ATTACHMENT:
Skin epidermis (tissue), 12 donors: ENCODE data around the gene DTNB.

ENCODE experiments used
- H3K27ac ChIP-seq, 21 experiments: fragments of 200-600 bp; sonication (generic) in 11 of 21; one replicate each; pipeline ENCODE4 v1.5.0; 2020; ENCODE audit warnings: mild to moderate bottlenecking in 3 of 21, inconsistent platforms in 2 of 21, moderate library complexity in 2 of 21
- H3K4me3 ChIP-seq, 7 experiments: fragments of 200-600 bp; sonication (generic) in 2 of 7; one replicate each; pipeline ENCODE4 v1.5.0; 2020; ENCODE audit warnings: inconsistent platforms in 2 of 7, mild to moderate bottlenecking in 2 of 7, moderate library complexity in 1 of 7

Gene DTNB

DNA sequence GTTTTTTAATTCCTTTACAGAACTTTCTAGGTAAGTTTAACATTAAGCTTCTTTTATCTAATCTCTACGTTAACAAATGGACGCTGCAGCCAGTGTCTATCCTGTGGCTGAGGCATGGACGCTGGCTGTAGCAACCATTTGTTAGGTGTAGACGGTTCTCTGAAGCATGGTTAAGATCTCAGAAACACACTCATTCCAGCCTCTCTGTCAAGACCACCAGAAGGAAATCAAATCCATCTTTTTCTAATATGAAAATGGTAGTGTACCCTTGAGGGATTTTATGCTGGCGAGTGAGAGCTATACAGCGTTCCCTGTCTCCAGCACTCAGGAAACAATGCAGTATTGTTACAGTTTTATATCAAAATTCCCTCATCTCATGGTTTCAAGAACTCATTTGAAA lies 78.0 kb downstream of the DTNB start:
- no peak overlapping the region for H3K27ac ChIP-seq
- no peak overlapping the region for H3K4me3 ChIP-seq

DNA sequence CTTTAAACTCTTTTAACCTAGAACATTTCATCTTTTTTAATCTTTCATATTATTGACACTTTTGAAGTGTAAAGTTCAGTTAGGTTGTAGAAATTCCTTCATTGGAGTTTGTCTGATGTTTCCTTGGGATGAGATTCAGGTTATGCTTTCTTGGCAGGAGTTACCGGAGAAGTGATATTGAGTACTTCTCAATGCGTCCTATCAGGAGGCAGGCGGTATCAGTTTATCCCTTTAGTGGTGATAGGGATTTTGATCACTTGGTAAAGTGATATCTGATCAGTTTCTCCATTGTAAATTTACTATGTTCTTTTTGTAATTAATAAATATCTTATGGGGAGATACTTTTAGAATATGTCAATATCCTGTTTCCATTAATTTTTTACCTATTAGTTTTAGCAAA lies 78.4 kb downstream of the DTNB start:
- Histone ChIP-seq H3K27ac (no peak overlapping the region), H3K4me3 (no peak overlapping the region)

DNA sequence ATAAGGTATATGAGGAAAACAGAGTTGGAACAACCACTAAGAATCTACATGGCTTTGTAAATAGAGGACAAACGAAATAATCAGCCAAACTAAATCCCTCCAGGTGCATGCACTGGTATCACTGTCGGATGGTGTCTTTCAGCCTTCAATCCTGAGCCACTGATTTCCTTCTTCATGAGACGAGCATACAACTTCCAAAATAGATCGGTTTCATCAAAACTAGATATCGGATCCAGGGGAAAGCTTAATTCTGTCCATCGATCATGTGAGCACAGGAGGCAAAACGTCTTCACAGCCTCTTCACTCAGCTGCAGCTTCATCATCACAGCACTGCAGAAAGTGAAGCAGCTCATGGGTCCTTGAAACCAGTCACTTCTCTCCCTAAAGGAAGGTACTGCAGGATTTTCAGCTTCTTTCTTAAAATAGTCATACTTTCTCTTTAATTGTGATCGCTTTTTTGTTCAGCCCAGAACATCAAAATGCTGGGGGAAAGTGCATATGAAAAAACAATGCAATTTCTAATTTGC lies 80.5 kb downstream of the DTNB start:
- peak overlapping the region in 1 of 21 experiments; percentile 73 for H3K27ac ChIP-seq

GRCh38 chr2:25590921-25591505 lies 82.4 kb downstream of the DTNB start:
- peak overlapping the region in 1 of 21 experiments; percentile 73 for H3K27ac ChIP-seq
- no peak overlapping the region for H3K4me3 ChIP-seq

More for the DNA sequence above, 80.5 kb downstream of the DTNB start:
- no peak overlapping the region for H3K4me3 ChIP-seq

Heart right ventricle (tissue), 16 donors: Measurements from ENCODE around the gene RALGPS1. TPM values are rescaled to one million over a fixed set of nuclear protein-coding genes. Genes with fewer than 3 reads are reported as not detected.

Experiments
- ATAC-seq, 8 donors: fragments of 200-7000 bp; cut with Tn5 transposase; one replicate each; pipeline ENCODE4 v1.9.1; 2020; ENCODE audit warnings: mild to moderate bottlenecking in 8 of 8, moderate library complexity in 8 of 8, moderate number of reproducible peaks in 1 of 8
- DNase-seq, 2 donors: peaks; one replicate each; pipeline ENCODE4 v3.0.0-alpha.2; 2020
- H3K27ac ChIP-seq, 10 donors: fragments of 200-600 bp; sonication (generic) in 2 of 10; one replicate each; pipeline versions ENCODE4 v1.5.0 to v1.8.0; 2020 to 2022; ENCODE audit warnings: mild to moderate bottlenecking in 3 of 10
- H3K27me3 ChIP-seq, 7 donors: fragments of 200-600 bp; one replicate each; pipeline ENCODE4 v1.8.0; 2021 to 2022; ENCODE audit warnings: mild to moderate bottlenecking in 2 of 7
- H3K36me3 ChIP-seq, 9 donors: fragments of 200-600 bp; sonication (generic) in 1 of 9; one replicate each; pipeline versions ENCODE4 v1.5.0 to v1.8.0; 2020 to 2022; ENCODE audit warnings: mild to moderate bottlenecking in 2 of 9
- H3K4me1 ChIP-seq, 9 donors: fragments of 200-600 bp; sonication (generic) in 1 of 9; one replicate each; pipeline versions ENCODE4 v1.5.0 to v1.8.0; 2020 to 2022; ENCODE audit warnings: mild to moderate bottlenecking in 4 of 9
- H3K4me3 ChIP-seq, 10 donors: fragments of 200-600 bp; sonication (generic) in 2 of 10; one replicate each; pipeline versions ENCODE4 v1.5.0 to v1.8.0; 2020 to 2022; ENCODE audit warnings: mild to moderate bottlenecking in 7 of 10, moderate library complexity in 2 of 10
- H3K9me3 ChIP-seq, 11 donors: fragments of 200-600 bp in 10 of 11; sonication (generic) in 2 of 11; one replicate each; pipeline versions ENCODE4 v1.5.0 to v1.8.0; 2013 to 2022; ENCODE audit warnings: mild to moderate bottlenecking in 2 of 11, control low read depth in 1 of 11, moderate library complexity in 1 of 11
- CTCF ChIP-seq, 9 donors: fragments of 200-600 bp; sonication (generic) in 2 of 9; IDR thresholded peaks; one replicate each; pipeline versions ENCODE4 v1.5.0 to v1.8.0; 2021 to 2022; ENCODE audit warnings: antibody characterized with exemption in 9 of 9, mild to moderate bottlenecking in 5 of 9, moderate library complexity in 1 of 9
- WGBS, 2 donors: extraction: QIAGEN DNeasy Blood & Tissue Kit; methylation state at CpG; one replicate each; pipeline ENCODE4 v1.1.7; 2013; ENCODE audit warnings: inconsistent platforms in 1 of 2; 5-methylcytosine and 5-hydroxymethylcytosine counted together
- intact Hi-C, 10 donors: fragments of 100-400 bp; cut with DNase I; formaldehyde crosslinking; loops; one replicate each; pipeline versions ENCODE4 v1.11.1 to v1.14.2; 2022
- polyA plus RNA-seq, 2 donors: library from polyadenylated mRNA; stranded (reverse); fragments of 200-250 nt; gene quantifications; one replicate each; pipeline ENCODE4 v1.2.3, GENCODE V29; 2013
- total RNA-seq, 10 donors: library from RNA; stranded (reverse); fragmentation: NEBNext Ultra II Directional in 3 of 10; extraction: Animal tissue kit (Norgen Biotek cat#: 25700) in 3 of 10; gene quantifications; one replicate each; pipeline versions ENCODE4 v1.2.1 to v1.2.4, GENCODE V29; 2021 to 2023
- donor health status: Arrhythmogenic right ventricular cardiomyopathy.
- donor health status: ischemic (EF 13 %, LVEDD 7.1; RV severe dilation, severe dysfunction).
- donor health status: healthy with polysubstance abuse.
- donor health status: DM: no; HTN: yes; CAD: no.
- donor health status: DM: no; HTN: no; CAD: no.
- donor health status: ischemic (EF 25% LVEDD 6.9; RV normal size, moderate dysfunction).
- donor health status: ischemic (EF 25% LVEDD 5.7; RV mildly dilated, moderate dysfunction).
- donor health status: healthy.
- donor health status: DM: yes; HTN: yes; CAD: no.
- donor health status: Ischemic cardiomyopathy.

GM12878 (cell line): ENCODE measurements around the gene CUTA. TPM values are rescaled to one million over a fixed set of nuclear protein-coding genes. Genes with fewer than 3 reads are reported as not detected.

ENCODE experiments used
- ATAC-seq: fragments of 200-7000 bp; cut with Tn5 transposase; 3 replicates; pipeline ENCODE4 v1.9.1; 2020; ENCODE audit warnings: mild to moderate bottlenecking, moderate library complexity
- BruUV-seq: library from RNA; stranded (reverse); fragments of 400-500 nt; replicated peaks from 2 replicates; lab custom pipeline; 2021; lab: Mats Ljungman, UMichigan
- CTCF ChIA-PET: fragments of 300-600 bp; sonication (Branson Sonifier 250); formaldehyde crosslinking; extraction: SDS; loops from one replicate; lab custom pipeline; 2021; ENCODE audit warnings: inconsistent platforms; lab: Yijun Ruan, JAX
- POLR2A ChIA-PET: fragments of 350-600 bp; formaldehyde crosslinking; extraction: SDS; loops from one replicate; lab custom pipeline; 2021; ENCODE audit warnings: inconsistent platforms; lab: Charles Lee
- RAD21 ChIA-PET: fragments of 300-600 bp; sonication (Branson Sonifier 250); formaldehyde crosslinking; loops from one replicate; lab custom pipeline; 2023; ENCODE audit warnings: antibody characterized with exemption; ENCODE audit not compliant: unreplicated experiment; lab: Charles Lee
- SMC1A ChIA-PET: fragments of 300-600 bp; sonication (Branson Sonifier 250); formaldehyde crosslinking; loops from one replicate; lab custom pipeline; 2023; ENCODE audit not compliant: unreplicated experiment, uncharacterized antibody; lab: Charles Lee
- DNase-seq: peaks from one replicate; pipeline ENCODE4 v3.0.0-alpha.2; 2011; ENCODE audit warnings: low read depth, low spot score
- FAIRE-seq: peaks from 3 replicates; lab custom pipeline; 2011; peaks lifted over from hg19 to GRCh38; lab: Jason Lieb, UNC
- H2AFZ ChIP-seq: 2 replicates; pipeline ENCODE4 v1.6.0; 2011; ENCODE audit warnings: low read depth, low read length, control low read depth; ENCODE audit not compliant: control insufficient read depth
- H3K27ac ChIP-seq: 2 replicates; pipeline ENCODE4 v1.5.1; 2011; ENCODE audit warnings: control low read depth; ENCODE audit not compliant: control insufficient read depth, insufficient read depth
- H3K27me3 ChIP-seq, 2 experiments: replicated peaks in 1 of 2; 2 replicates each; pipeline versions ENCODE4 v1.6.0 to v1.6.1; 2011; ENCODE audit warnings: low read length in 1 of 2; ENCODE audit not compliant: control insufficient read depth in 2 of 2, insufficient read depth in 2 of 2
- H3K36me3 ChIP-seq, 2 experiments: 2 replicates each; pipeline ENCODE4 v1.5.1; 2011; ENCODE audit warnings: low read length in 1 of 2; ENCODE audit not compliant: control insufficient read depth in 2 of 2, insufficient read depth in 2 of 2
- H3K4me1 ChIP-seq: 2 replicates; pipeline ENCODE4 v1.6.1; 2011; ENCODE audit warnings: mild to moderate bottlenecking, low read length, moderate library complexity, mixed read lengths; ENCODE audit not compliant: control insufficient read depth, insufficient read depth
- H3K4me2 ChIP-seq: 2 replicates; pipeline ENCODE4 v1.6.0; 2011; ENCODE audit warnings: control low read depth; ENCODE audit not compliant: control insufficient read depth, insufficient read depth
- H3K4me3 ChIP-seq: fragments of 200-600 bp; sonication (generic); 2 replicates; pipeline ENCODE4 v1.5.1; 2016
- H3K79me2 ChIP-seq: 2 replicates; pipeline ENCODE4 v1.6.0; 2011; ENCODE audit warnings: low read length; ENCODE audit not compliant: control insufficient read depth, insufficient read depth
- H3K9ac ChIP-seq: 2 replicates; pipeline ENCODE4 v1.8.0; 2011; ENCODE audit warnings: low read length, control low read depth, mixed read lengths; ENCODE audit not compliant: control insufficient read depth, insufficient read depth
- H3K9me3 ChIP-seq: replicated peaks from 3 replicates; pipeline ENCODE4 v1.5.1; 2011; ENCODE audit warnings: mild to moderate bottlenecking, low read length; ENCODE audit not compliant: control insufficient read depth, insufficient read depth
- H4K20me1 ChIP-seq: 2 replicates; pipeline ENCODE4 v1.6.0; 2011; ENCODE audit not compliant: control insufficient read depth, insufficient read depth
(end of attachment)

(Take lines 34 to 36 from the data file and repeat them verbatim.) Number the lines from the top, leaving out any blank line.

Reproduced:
- donor health status: ischemic (EF 13 %, LVEDD 7.1; RV severe dilation, severe dysfunction).
- donor health status: healthy with polysubstance abuse.
- donor health status: DM: no; HTN: yes; CAD: no.